Standedge Tunnel

In 2013 we passed through Standedge Tunnel as we were filming for our South Pennine Ring DVDs.  I was steering the boat and didn’t have much chance to appreciate the inside of the tunnel.

Waiting outside the Marsden (North East) Portal of Standedge Tunnel.
Waiting outside the Marsden (North East) Portal of Standedge Tunnel.

Here we are queuing in the early morning before the trip boats start operating.

When I saw Tom & Jan, on Waiouru, were approaching Standedge Tunnel I asked if I could join them and I was delighted to be allowed to sit in the bows all the way through.  You get a much better view that way.  I did offer to steer part way so Tom could admire the tunnel but he preferred to steer all the way.

Looking up the Huddersfield Narrow Canal towards summit.
Looking up the Huddersfield Narrow Canal towards summit.

I caught the train to Greenfield Station and walked the final two and a half miles to join Tom & Jan at the Diggle (South West) Portal to Standedge Tunnel.

Standedge Tunnel, South West Portal.
Standedge Tunnel, South West Portal.

We were soon heading into the Diggle Portal of Standedge Tunnel, with Tom steering and Trevor, the volunteer chaperone, providing advice.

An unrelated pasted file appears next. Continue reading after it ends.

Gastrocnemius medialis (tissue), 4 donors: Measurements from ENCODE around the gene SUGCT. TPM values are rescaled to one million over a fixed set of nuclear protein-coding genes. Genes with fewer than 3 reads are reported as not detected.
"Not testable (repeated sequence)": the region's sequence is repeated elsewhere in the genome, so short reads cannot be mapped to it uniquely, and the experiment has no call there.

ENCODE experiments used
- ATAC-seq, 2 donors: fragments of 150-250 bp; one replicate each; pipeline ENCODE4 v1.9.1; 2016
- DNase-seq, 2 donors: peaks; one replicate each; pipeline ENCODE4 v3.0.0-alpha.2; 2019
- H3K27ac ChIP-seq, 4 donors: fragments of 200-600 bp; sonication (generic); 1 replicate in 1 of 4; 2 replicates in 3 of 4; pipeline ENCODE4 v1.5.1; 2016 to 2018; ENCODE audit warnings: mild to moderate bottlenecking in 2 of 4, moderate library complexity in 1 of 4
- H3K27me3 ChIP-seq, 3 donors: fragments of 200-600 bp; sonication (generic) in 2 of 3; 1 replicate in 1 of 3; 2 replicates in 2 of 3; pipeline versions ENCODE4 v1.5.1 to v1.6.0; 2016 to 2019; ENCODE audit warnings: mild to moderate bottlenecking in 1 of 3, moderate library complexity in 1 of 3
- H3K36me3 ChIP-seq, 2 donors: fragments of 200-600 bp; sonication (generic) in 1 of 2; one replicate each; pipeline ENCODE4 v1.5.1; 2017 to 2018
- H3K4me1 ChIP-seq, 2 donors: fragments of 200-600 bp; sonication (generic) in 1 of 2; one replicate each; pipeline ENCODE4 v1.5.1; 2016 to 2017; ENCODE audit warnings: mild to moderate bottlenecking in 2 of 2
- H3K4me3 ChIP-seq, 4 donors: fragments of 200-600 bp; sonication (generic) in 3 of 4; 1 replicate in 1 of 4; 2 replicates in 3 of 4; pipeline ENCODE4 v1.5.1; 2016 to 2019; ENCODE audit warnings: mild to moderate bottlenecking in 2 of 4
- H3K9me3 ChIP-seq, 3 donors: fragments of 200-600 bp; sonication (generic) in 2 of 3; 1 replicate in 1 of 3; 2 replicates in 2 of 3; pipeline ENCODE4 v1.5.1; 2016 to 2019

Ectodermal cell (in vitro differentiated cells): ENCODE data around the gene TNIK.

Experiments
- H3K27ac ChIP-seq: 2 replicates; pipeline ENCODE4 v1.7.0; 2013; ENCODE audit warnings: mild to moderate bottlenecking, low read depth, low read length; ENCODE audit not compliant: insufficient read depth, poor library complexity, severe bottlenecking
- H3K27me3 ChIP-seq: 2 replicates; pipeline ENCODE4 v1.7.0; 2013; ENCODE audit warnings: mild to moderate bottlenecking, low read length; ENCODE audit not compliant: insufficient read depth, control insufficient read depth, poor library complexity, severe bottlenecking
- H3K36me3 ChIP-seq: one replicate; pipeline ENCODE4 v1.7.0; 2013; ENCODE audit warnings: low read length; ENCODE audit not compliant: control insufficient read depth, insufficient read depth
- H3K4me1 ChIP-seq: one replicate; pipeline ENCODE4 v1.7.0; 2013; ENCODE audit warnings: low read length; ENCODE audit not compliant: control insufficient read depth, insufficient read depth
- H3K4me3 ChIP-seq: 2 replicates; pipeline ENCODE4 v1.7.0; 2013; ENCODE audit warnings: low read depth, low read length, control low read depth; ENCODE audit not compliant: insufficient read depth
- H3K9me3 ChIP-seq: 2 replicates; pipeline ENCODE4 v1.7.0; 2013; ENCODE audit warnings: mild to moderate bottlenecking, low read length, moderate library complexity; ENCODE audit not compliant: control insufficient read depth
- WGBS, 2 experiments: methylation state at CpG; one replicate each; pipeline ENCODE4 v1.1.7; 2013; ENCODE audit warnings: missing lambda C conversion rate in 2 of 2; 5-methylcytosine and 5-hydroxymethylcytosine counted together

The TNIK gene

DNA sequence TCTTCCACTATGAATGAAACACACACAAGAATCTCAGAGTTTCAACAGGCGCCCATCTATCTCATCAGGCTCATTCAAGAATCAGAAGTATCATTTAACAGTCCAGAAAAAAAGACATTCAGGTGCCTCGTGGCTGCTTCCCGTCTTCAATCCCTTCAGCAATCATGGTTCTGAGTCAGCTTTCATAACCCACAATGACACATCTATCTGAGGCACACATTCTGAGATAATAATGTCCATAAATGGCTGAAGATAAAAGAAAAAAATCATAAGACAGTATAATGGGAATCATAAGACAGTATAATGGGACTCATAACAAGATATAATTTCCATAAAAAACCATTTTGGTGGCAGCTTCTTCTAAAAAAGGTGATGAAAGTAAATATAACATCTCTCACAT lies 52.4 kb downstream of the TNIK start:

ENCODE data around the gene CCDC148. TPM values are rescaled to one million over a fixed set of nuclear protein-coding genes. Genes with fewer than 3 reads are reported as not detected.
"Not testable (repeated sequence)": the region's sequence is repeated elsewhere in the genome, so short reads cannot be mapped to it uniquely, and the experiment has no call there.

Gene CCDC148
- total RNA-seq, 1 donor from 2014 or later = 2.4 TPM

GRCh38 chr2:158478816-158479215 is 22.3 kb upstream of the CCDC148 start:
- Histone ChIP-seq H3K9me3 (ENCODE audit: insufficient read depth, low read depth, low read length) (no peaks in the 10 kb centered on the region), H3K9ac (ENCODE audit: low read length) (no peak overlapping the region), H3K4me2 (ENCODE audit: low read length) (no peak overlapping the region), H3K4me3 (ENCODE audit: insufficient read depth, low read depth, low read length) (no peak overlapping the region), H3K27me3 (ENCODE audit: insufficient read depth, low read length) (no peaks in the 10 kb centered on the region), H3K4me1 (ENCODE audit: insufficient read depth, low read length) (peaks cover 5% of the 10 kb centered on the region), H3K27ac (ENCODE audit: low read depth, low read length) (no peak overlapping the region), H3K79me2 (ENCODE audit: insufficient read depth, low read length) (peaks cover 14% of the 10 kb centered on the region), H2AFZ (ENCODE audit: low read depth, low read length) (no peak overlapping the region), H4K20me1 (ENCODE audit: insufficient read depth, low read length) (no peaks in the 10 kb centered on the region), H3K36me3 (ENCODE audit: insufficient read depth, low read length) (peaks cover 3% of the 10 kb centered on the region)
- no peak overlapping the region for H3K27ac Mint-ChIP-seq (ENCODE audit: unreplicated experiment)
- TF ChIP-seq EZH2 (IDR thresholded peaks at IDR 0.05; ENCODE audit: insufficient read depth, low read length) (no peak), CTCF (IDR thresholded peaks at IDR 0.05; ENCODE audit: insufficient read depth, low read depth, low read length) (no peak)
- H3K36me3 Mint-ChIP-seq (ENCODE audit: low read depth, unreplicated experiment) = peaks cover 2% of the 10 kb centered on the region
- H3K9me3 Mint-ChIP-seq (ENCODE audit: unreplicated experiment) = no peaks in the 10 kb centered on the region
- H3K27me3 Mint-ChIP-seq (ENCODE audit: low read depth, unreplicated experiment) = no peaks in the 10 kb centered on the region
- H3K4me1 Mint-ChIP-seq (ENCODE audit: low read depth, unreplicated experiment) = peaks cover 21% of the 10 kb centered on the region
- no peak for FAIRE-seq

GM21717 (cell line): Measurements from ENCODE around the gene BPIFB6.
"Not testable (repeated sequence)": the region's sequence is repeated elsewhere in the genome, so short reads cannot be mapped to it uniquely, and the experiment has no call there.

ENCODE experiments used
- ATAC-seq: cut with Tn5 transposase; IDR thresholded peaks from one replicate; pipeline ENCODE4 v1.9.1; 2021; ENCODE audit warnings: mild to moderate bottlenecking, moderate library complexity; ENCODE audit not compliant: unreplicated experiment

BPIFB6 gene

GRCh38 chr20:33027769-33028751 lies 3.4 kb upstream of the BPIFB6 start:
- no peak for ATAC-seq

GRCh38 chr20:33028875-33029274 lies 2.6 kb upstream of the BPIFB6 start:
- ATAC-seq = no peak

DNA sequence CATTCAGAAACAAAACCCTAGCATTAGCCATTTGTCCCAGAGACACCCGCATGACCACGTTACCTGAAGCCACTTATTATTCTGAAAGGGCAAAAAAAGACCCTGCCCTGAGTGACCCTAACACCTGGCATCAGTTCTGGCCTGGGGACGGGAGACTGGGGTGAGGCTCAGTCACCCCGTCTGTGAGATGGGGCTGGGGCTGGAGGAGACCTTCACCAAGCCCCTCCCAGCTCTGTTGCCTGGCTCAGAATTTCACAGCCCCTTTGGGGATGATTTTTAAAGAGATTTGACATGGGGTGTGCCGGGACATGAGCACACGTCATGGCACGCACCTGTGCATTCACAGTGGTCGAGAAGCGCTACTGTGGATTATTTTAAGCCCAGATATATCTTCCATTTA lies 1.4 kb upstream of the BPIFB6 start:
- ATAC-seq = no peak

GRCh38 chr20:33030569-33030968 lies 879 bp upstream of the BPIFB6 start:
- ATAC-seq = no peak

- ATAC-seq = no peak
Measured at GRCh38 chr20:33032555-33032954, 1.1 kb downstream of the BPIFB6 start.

Many different profiles inside Standedge Tunnel.
Many different profiles inside Standedge Tunnel.

The tunnel is difficult to steer as there are many changes of profile inside and the view from the stern, over the roof of the boat is very restricted.

Many sections are exposed rock.
Many sections are exposed rock.

Many parts of Standedge Tunnel are just exposed rock with pointy bits sticking out in all directions, ready to mark the paintwork if the steerer isn’t concentrating all the time.

Wider sections inside Standedge Tunnel.
Wider sections inside Standedge Tunnel.

There are several wider sections inside Standedge Tunnel where steering doesn’t require extra concentration, although it can be difficult to identify which side to keep to at the far end when it narrows again.

Variety of arches
Variety of arches

Arched sections of roof provide interesting reflections, unseen by the steerer, while retaining the sticking our bits of rock to catch the cabin sides.

Standedge Tunnel Trip Boat
Standedge Tunnel Trip Boat

Trip boats operate a short distance into the tunnel from the Marsden (North East) portal and we had to wait at the last check point while one entered the tunnel, then we followed it out.

Standedge Tunnel Trip Boats
Standedge Tunnel Trip Boats

The trip boat moors just outside the Marsden Portal of Standedge Tunnel and the guests watch for us emerging from the tunnel after seeing our approaching headlight when they were inside.

Tom and Chaperone
Tom and Trevor, the Chaperone.

Tom (who has just removed his hard hat) and Trevor, the volunteer chaperone, emerge from the Marsden Portal of Standedge Tunnel.

The Pennines over Standedge Tunnel.
The Pennines over Standedge Tunnel.

The Tunnel Keeper’s Office is on the right, where all boat movements are controlled from.  The Pennines behind, that we’ve just passed through, make an impressive sight.

A big thank you to Tom & Jan for allowing me to join them for this passage.  There are lots more photos on Waiouru’s blog, including much better photos by their son, Daniel.